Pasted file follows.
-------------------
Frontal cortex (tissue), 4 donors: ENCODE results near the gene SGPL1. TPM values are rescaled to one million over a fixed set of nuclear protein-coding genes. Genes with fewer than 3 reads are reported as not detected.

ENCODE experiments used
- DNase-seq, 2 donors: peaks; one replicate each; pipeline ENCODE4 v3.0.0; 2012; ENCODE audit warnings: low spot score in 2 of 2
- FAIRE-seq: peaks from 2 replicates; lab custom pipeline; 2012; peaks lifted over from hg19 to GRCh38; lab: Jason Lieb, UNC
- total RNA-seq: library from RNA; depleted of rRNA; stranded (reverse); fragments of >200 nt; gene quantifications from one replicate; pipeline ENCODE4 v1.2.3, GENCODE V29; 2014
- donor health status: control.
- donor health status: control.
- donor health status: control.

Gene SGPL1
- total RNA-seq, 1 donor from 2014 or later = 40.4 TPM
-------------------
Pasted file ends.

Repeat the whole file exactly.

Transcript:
Frontal cortex (tissue), 4 donors: ENCODE results near the gene SGPL1. TPM values are rescaled to one million over a fixed set of nuclear protein-coding genes. Genes with fewer than 3 reads are reported as not detected.

ENCODE experiments used
- DNase-seq, 2 donors: peaks; one replicate each; pipeline ENCODE4 v3.0.0; 2012; ENCODE audit warnings: low spot score in 2 of 2
- FAIRE-seq: peaks from 2 replicates; lab custom pipeline; 2012; peaks lifted over from hg19 to GRCh38; lab: Jason Lieb, UNC
- total RNA-seq: library from RNA; depleted of rRNA; stranded (reverse); fragments of >200 nt; gene quantifications from one replicate; pipeline ENCODE4 v1.2.3, GENCODE V29; 2014
- donor health status: control.
- donor health status: control.
- donor health status: control.

Gene SGPL1
- total RNA-seq, 1 donor from 2014 or later = 40.4 TPM